Those of us who have been around awhile have been through the mill with ACSP more than once on controversies about conference location and the political/cultural environment of the conference. ACSP has relocated the conference before in response to constituents’ legitimate demands that we respect NAACP travel boycotts, and now we’ve had a similar problem with an upcoming conference hosted by Clemson. I haven’t been privy to decision-making that went into either awarding the conference to that location or in the demands the decision be reviewed. SC has been active in anti-trans legislation, and we have to ask questions about what it means to bring dollars to places that do that.
I did take the survey that ACSP sent out asking for reactions and reflections, and the survey was hard for me. I really don’t know what I think. All I have is: I want to have conferences in places where my trans friends and friends of color are treated with the respect and decency they deserve. Unfortunately, I can’t think of many places, included my beloved California, where that’s really, genuinely true.
I am sympathetic to the argument that travel boycotts just hurt working people in the state who have very little influence on the policy process. But I have to rejoin, how much *benefit* do working people get from business anymore? I mean, it feels a little like corporations just take all the profits from everything and the only thing you do by boycotting a place with lousy policy is save those working at the Motel 6s for shitty wages already some work having to deal with you. That doesn’t strike me as all bad, necessarily, especially if the preprondance of benefits from labor get captured by elite interests while the preponderance of the work falls to the laborer.
For the most part, I basically think we should just do whatever Planners of Color Interest Group and the Queer Planning IG)* tell us to do and go with that.*
We recently got an email from ACSP outlining the responses to the survey and the costs of changing course on the conference location at this point, over $300,000. And that’s the part of this discussion that rubbed me the wrong way. By disclosing that number, it creates transparency, but it is also very likely to put a great big ol’ thumb on the decision scale among ACSP member cis- faculty who aren’t 1) aren’t likely to experience potentially life-threatening violence at the hands of the police themselves and 2) not particularly tuned into why trans faculty would like us to stay in safe(r) locations. Certainly, plenty of cisfaculty understand these things and support their trans colleagues brilliantly, but are they the norm at ACSP?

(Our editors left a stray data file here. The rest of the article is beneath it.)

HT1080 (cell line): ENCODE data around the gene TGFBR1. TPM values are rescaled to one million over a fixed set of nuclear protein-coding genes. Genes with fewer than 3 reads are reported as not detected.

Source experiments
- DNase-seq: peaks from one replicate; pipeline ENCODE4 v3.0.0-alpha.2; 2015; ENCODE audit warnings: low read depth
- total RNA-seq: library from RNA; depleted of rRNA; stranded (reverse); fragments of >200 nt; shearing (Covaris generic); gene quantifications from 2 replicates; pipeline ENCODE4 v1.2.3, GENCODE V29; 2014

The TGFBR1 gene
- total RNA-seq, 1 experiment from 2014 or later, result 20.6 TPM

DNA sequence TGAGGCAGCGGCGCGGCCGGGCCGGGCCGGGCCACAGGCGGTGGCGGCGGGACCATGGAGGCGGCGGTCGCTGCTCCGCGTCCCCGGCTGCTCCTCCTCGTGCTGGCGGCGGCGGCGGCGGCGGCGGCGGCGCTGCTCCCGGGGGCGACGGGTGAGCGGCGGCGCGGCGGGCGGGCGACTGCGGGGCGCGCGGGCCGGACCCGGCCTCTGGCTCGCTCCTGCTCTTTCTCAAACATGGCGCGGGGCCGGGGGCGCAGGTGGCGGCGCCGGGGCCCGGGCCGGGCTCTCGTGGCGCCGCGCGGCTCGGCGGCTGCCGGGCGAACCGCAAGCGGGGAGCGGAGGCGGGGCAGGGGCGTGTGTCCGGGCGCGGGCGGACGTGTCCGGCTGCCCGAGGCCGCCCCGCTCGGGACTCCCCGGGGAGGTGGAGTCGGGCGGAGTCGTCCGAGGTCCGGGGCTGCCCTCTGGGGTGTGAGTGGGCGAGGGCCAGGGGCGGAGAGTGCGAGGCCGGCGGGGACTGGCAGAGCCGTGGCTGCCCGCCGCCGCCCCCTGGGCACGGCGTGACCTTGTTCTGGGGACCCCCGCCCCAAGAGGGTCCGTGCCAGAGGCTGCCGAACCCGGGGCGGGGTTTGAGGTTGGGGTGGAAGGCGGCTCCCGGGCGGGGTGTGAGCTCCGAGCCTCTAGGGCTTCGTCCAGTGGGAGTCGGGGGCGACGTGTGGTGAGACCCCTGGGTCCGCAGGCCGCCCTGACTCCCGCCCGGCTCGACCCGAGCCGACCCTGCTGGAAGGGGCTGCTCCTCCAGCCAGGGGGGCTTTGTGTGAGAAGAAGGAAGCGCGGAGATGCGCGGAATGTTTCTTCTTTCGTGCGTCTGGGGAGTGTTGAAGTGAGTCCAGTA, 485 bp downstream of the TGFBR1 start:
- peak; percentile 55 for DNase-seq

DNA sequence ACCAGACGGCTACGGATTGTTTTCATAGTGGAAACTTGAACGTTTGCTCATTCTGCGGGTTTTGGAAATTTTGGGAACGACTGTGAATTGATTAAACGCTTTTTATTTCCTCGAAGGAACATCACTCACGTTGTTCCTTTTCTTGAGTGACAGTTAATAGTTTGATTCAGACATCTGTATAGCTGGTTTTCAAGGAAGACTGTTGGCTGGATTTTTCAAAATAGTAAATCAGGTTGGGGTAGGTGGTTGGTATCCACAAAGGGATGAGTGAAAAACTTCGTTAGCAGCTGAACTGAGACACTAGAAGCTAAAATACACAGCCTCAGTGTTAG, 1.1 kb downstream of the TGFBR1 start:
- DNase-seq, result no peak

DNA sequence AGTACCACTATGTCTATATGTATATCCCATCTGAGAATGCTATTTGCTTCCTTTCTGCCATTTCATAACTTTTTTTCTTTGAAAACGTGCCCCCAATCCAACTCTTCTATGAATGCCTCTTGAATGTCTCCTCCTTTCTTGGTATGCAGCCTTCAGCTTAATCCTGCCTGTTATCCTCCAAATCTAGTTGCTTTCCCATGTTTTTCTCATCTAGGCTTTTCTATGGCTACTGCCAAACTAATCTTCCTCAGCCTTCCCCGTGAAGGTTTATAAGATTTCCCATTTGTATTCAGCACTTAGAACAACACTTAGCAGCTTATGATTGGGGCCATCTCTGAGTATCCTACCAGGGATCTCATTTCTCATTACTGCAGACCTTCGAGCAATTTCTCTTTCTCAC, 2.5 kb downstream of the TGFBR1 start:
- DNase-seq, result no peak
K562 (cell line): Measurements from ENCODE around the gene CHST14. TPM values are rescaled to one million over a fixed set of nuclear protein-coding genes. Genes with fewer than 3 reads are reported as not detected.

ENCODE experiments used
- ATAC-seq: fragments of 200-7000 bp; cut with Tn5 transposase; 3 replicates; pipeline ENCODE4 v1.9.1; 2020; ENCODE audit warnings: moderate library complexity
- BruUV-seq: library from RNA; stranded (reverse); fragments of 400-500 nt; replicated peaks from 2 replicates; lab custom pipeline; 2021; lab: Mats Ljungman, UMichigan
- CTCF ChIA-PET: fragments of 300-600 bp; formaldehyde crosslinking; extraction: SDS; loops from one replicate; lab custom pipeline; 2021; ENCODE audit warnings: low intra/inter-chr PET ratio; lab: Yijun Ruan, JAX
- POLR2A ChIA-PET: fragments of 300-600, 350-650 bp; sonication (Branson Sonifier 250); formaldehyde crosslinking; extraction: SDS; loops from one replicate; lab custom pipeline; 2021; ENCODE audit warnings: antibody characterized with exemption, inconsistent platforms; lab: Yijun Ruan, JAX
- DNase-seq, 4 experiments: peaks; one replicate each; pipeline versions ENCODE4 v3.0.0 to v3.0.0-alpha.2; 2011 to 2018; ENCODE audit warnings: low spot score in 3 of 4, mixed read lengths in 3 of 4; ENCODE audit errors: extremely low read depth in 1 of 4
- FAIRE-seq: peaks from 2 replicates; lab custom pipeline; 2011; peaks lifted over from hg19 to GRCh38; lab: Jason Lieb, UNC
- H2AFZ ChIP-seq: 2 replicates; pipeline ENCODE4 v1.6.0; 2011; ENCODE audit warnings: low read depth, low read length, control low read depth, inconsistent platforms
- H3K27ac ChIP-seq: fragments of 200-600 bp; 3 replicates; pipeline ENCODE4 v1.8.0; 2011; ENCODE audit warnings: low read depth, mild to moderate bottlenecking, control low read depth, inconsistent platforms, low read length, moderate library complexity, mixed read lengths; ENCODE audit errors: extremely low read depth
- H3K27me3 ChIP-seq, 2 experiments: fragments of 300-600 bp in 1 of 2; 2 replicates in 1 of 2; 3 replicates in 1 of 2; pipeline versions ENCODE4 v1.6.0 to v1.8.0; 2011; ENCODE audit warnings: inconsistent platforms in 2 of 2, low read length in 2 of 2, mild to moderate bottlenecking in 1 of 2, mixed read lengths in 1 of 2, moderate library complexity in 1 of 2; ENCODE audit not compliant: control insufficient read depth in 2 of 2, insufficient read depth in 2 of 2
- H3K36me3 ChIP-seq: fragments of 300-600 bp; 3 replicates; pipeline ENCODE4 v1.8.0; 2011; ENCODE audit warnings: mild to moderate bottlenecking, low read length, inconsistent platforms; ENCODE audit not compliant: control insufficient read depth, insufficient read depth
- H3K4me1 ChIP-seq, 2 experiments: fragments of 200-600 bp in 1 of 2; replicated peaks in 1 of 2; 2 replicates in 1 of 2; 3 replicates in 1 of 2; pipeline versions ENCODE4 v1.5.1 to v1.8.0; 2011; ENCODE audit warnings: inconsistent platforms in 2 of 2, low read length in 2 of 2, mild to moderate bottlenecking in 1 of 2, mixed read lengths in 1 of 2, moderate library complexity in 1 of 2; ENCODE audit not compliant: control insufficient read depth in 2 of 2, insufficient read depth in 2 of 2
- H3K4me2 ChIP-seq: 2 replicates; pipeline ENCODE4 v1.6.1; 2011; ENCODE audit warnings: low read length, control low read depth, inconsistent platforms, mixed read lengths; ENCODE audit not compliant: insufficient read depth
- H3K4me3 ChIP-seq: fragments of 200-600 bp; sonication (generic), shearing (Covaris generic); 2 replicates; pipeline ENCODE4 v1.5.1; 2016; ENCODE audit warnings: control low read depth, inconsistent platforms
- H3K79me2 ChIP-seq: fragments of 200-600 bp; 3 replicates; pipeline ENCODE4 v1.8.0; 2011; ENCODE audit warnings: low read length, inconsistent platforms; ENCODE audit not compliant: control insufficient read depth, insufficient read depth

To wit, ACSP has a major financial interest in staying the course, as it did last time this came up, and that cost itself becomes a reason to stay the course. But we’ve been through this before, and the costs are high, so the question for me arises: why do we keep granting conference bids to places that are going to be a problem? Ok, maybe we can’t predict it, but…we should., right? We’re planners. All this comes down to how we need to get more diversity on that ACSP board. It’s one thing to get blindsided by a legal changes and another to ignore the last four years of bathroom wars, and this latter here is more likely to happen when the board doesn’t have somebody who is likely to raise these issues, and concomittantly, other board members who will support and back up anybody who raises the issue (instead of, as in my life, just ignoring them.) otherwise we are in a forever cycle of award bid, make plans, “discover” the problems, welp, can’t change the locale because it’s so costly.
Another, confounding problem is simply that some of our very finest planning programs are in states that seem hell bent on writing the rottenest abortion legislation possible so that whatever “compromise” makes its way out of the rubble they hope to make out of Roe and Casey boils down to all women must wear mannacles and attend Liberty University and any trans men will be stoned in the public square. Georgia Tech, Clemson…boatloads of excellent programs in Texas…
The bottom line for me is that I just don’t want to go to places with state legislatures doing these things. I don’t want to go Florida OR Texas (great planning programs) because of their gun craziness, and I don’t want to go to these places where women just don’t seem to matter.
*I do not think it’s a interest group yet. My perspective is the women’s interest group should do a good job of standing with and advocating for our queer colleagues and our colleagues of color, but the organization has been uneven on that, and groups deserve their own places and their own voices, so I have made it into an interest group in my own mind. Making it formal does create a potential service and leadership tasks for our queer colleagues, which sucks, too, so I can also see why keeping it less formal makes sense too. )